My roommate and I were discussing whether the following is proper English or not.

I am being watched sleep.

It's similar to I am being watched while I sleep and I am being watched as I am sleeping, but we have no idea whether they are grammatically correct.

  • 4
    No, it makes no sense. But these kinds of questions are discouraged here. They should be posted on the other English site: ELL. I am being watched as I sleep or am sleeping is fine. You might get away with: I am being watched sleeping.
    – Lambie
    Mar 22, 2022 at 2:16
  • You can have he was let go and he was called away. It would help to add some examples along these lines to your question to argue that your quote shouldn’t be immediately dismissed as being ungrammatical.
    – Lawrence
    Mar 22, 2022 at 7:24
  • @Lawrence Those examples are immediately identifiable as different. Let go: probably a phrasal verb; called away: away is either an adjective or an adverb, which sleep in the question title certainly is not. Mar 22, 2022 at 7:48
  • Sense verbs allow remains of deceased clauses [J Lawler] such as 'We watched you sleep through the display of the Northern Lights; it seemed best not to wake you' and 'We watched you sleeping'. But passivisation like You were watched sleep is rarely (contrast 'You were seen sleeping') acceptable. Mar 22, 2022 at 12:53
  • Using watched sleep as you would a prolonged nap is a distortion. You could get a prolonged nap, but wouldn't be watched a prolonged nap Mar 22, 2022 at 14:19

2 Answers 2


Your "similar phrases" are correct:

I am being watched while I sleep and I am being watched as I am sleeping.

I am being watched sleep is entirely wrong and should never be used.

You could also change it from passive to active and say:

Someone is watching me while I sleep or Someone is watching me while I am sleeping.

  • Even 'Someone is watching {him} sleep' is acceptable (I've switched pronouns, as 'me' here sounds logically weird), so a better explanation of why passivised 'He is being watched sleep' would be required in a good answer on ELU (which is where I believe this question belongs). Mar 23, 2022 at 17:47

"I am being watched sleep" will be confusing to most and likely regarded as poor English. "I am being watched" sounds normal, but "sleep" seems out of place. If someone were to attempt to make sense of the sentence it could be unclear. When I first tried to make sense of it I understood it as: I embody ("I am being") sleep under surveillance ("watched sleep"). In other words I assigned "watched" as an adjective to "sleep" and took it to mean your personality is like watched sleep (whatever that means). So regardless of technical correctness, this phrasing should not be used because it will not make sense to most and will be likely misinterpreted by those who care to attempt it without sufficient context.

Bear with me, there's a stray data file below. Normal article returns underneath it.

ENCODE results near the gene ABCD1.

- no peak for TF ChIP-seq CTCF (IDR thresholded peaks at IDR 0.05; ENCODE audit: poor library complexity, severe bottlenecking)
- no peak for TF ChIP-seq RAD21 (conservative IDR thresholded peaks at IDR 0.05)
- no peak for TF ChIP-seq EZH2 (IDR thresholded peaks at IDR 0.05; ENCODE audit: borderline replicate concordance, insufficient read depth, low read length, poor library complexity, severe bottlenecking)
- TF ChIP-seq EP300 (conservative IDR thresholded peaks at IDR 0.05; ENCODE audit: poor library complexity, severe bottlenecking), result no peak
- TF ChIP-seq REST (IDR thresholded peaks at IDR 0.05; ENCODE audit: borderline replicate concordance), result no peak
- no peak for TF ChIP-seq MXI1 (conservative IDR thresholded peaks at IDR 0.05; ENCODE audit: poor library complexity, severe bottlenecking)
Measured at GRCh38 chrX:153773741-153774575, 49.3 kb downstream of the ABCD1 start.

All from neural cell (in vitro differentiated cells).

It may be better understood using asleep instead: "I am being watched alseep," but this is still quite odd.

Yes, watched can be used as an adjective (a watched pot never boils), but the problem in your case isn't "watched." If you remove it completely you have "I am being sleep." This doesn't make sense, you cannot BE sleep, right? So with or without the adjective "watched," you cannot use be + sleep as you have. If you want to use "watched" as an adjective here you can use: "I am getting watched sleep" as you mention, but that sounds terribly unnatural. The best option would be to just use "I am being watched while I sleep." or "I am being watched when I sleep."

  • No. You can't delete the past participle in 'He was being flayed alive' to leave 'He was being alive'; the passive can't be reduced this way. Mar 22, 2022 at 12:56
  • @EdwinAshworth I was commenting on the use of "watched" as an adjective there.
    – Eli Harold
    Mar 22, 2022 at 13:03
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    And I was saying that whatever POS 'watched' has, deleting it from 'We watched him sleep', 'He was watched sleeping' etc totally changes the syntax. The next step is to shrink the sentence to 'We sleep'. Invalid. Mar 22, 2022 at 14:41
  • @EdwinAshworth Yes, in your examples that is correct, but the point is not to shrink the sentence or just remove "watched," the point is to highlight the use of "being" with a noun like "sleep" which is the combination that occurs when using "watched" as an adjective to "sleep". If you want to try to argue that "I am being sleep" is correct and should be used then you are more than welcome to do so, but I believe that will be a hard sell. Otherwise, I believe we are in agreement and you have just misunderstood my answer.
    – Eli Harold
    Mar 23, 2022 at 12:02

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